Amidst all the mania about misinformation, I’ve said for years that we have great instincts for detecting when people are trying to manipulate us against our will. Schools and media and and Hollywood don’t turn Republicans into Democrats and religious people into atheists against their will. Propaganda doesn’t change minds. Why? Because we did not evolve to be gullible.

I got that phrase from Hugo Mercier’s 2020 book Not Born Yesterday: The Science of Who We Trust and What We Believe, but I had the basic idea back in the 1980s when I fell in love with economics and its assumption that people make rational choices. While this sounds ridiculous, the premise encourages you to figure out why people act as they do, rather than to dismiss choices you don’t like as irrational.

Many of the arguments by the right-wing media for a Donald Trump presidency in particular and Republican politics in general fall apart under examination (such as Democrats are the real racists, government can’t help poor people, vaccine hesitancy, a rigged election in 2020, the Biden crime family, lock her up, etc). The left-wing media such as The New Yorker and The New York Times are usually more intelligent than their right-wing counterparts (The Wall Street Journal comes closest to this role) and elites often have good reason to mock conservatives. But you don’t judge a hero system by its dumbest talking points.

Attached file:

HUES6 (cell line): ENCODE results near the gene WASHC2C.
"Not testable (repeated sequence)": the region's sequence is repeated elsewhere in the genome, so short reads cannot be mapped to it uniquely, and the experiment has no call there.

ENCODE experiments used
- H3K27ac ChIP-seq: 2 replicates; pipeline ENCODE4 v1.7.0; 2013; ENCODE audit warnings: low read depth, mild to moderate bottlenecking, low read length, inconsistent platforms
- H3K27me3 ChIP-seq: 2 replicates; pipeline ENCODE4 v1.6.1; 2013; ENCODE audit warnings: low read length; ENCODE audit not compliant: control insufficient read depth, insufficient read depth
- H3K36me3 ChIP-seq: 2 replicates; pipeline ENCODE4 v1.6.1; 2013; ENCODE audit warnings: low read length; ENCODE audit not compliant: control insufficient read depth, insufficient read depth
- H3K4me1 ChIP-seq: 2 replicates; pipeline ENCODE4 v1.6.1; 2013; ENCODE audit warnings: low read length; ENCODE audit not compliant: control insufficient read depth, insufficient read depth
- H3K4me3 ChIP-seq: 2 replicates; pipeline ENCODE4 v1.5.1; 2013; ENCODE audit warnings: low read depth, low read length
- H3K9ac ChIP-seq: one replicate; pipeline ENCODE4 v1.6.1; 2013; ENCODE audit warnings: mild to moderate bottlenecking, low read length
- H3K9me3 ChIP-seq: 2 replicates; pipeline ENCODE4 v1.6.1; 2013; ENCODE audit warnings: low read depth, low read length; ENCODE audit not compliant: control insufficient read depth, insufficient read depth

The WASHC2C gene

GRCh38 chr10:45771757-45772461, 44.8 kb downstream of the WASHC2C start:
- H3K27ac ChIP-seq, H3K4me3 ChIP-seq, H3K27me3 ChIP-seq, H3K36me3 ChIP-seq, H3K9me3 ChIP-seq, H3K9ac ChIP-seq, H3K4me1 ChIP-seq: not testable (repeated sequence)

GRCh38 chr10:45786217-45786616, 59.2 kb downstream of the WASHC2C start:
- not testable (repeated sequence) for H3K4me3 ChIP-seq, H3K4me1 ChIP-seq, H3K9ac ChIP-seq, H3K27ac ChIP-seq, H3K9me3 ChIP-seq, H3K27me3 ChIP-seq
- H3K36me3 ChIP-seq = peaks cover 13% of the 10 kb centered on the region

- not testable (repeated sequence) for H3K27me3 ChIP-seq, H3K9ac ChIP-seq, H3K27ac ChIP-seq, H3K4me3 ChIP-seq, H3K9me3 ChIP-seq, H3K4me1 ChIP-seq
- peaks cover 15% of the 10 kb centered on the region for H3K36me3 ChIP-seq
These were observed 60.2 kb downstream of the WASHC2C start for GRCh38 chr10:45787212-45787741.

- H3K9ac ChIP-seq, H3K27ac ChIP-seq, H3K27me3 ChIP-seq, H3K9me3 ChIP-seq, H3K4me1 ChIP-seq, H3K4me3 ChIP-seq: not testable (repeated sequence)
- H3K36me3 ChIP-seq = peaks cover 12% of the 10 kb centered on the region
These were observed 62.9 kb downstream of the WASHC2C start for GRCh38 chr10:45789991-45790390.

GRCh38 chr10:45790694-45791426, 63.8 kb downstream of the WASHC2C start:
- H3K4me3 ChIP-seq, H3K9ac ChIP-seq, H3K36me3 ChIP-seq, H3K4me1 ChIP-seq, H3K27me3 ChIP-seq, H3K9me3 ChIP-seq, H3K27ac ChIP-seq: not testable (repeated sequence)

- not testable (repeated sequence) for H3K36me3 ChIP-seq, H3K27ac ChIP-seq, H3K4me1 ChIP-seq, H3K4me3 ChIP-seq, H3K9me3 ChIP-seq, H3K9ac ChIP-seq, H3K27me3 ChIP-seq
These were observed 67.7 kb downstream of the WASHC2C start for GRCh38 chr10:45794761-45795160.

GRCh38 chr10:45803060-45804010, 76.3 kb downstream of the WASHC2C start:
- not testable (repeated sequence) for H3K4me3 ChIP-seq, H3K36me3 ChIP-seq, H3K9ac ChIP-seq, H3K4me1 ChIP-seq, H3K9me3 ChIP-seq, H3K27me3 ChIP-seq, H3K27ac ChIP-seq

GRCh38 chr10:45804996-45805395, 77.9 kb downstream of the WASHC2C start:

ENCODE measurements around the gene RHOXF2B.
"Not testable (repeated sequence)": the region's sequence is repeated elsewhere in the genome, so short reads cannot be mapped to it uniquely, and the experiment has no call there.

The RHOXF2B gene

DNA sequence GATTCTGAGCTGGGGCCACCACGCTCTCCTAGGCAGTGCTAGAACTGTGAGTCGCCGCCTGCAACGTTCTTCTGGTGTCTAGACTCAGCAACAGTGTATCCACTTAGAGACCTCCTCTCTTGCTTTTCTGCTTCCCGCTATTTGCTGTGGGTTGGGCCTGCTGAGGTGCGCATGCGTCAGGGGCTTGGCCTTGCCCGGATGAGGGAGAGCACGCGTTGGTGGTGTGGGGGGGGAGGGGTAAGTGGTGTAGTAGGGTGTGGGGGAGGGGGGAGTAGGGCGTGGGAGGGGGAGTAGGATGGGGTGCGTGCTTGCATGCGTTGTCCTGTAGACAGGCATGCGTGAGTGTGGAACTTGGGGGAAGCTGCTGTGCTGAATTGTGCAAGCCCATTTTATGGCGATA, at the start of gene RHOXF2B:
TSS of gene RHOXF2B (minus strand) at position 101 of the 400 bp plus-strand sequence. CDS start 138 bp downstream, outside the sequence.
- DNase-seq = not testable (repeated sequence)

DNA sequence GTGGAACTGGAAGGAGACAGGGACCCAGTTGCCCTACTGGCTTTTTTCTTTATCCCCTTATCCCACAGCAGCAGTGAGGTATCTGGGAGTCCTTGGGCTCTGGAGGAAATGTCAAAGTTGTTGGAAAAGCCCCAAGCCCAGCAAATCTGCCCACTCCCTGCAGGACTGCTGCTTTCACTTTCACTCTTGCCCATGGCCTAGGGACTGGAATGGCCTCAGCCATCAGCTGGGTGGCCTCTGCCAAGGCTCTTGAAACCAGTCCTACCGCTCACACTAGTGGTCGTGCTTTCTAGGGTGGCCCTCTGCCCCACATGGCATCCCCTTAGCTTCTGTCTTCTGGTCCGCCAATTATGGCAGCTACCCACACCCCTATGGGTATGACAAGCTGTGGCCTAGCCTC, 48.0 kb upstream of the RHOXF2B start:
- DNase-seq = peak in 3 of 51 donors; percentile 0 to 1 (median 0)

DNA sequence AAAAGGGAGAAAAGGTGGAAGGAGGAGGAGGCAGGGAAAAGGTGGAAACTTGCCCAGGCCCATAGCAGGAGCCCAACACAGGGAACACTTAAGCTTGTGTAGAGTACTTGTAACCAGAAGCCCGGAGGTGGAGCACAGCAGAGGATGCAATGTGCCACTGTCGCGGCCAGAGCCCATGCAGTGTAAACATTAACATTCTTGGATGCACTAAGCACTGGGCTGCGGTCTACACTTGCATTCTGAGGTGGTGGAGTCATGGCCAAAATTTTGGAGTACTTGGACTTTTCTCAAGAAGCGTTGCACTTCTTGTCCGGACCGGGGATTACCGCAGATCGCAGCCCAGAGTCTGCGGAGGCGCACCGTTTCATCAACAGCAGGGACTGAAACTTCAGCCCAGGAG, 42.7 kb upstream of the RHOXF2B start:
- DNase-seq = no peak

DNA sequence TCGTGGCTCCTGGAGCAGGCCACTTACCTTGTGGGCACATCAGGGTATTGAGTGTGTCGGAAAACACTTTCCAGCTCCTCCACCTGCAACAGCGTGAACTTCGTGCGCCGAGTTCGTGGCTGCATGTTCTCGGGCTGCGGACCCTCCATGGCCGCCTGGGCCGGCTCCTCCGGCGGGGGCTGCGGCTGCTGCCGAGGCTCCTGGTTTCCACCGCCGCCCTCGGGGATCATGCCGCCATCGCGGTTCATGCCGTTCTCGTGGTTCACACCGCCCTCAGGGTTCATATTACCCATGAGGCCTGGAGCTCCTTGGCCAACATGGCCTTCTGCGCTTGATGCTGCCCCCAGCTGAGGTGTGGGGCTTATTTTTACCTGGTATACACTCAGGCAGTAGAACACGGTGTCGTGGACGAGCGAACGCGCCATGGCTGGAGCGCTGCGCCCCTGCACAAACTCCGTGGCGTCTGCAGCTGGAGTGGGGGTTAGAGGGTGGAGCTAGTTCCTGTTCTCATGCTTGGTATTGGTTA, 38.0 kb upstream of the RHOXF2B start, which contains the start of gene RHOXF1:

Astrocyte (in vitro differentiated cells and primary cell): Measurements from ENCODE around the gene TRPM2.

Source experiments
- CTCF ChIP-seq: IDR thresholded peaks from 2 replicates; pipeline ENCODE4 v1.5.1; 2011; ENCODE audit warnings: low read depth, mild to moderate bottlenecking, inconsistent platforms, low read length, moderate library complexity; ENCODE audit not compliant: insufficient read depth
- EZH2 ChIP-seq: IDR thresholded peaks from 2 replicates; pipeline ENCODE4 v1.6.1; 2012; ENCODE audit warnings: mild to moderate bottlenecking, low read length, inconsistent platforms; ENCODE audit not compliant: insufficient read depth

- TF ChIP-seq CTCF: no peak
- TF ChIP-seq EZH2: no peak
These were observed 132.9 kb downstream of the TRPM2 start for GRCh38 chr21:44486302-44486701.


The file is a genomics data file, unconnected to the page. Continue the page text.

For the first time in decades, Republicans seem to be the party of the low IQ. For the first time in decades, eligible voters who don’t vote are more likely to choose Republicans. ABC News noted April 10, 2024: “The less you vote, the more you back Trump – A new poll suggests it’s Republicans who should be rooting for higher turnout.”

Inchoate desires drive us to make the choices that we do, and we then use our reason to defend and rationalize our inclinations, but our instincts don’t spring from reason, they spring from genetics, imprinting and social incentives. Our reason is weak when compared with the other forces that drive us.